Minions as Defense
All monsters can be used as a "meat shield" to some extent; however, minions are specifically adept at this, because they can occupy a lot more physical space. This is especially powerful when combined with a "damage sharing/target switching" ability, such as the Goblin Hexer's "Lead from the Rear". This synergizes very well with minions used to control space, too.


Giving Different Players a Chance to Shine
Big monsters with a lot of hit points that do big damage may be cool, but they're also a Striker's bread and butter. It's perfectly fine to let the player have their fun and get to roll a dozen damage dice most of the time -- after all, that's probably why they picked the Striker to begin with. Sometimes, however, you need to let the Wizard or Warlord feel like a hero as well, and not just part of the Ranger's entourage. Minions accomplish this because, though they go down in one hit, they still require a full attack, and so can really slow down characters build to put out massive amounts of damage to single targets. Area effects, on the other hand, are tremendously effective against minions, because they go down even if the damage is not that great (so long as the attack hits -- minions take no damage from "half damage on miss" effects).


So how do I use minions effectively?


Aside from the above use cases, here's some specific advice for taking advantage of minion properties:

  • DO gang up on players with minions. Their ability to surround and gain combat advantage via flanking is key to making minions do effective damage.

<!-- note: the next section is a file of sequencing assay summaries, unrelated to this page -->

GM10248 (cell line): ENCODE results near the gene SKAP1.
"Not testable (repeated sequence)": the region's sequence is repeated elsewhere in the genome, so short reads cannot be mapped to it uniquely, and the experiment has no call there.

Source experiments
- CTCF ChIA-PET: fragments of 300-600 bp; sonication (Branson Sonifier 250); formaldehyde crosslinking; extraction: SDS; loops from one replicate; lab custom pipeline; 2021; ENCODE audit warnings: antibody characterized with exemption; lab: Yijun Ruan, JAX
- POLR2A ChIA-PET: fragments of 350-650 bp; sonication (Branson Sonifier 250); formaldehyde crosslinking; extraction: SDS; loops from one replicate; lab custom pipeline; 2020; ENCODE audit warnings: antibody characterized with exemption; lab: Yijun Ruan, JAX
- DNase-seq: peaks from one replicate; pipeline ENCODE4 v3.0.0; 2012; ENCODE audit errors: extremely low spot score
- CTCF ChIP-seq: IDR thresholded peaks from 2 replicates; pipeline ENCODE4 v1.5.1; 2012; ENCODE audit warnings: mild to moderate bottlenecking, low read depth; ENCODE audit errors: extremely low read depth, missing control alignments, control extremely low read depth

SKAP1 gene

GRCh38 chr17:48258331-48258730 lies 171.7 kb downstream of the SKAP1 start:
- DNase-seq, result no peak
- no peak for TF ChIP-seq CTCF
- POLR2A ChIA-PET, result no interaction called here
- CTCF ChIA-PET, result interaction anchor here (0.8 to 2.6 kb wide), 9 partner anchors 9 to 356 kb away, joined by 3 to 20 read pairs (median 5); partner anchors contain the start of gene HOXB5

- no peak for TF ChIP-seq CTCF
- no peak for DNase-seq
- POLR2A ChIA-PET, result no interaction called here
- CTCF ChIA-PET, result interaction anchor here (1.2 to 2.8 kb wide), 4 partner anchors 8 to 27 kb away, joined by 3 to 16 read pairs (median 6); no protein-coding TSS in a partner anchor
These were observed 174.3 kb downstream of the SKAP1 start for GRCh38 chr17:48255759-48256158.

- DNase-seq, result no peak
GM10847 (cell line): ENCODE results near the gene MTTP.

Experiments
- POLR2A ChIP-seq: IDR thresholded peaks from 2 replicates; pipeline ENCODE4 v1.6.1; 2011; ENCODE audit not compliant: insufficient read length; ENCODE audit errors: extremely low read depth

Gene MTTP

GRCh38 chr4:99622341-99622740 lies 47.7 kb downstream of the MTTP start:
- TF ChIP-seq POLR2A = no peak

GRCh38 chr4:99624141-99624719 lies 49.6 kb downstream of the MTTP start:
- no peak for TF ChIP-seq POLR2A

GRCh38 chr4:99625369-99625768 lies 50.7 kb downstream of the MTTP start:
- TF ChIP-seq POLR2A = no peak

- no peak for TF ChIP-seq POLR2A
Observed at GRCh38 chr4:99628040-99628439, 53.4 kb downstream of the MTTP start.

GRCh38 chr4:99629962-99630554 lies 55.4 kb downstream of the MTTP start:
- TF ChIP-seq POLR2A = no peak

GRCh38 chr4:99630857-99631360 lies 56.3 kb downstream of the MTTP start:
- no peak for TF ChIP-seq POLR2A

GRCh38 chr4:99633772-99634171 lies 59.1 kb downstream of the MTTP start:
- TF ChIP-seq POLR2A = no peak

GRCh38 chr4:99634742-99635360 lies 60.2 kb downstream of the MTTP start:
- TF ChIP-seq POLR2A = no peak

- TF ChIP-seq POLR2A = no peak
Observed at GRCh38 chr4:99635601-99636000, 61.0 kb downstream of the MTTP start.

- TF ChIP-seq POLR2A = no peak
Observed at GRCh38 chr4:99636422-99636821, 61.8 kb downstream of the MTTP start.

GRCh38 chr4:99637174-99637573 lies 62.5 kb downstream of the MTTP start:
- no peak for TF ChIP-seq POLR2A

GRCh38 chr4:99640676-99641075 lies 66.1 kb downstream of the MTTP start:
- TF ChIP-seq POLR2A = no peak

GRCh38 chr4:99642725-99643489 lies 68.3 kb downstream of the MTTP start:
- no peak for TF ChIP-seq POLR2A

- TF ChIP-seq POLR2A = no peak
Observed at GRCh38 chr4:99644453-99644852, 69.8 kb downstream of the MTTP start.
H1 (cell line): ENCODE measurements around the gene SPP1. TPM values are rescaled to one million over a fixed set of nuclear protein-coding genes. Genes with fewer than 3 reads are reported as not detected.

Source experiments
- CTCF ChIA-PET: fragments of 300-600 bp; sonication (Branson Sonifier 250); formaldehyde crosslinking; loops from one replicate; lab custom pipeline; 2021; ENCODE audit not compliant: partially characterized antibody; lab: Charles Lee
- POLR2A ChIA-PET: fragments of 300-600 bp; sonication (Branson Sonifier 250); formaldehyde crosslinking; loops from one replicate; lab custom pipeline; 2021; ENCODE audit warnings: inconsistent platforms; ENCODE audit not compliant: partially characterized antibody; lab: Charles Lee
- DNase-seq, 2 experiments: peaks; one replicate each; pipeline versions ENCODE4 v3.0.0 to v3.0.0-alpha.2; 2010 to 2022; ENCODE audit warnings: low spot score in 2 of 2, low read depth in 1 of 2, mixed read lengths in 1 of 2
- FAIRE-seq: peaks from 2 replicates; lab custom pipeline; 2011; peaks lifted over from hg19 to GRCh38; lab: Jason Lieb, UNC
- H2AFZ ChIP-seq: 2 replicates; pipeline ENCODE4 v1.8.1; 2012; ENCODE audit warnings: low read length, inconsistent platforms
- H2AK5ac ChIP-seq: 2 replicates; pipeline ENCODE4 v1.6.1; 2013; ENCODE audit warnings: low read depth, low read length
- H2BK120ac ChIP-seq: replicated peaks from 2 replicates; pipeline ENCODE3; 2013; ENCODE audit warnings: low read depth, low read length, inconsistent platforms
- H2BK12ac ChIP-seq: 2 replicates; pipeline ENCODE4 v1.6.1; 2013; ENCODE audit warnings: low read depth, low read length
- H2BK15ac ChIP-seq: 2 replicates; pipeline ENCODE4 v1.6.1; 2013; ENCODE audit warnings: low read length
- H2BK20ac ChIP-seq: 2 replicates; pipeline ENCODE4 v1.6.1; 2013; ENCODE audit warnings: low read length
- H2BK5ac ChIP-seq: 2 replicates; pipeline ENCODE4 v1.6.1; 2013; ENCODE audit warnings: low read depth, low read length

• DO use minions to shape the encounter on the fly. Since they're worth so little XP, you can throw two or three into an encounter to, for example, force that cowardly ranged PC out of the doorway and into the fray. Or if the players do rather poorly on a stealth check (for example), feel free to toss 4 at-level minions into the next encounter to boost the difficulty by one and give the feeling that the enemy was "prepared".
  • DO feel free to use just one or two minions to "pad out" an existing encounter. Even if they go down quickly without doing any damage, you've tied up a PC for at least one turn while your main monsters go to work.
  • DON'T clump the minions up too much, too early. Ganging up is useful, but one good AoE attack will wipe out your entire squad prematurely if you're not careful. Sometimes you should just roll with it -- the players deserve to feel like they've gotten the better of the DM on occasion -- but for the most part you want the minions to do at least a little damage or blocking before they all get knocked out.
  • DON'T make it obvious that they're minions! Sometimes this is unavoidable, and players will usually figure it out into the encounter anyways; however, minions should play and feel like threatening monsters that happen to just not be as resilient as the other creatures on the board, not "giant rats in disguise" that should be ignored. Scattering them around with other creatures in the encounter is a good way to make them feel like a natural component.
  • DON'T use a ton of minions on their own (unless your party lacks a lot of at-will AoE attacks). Minions are useful, but 20 of them does not necessarily make for a good encounter -- it will go too slowly, and they generally won't be able to do enough damage on their own to really threaten the players (only so many can surround a PC at one time, after all). If you want to use a lot of minions, consider mixing in a Controller or Artillery creature of some sort -- maybe even an Elite. 


Hopefully these guidelines will help spark some creative minion usages out there! If I have the time, I hope to do a sequel article down the road about designing interesting minions from scratch, and some other miscellaneous minion tricks.

1 comment: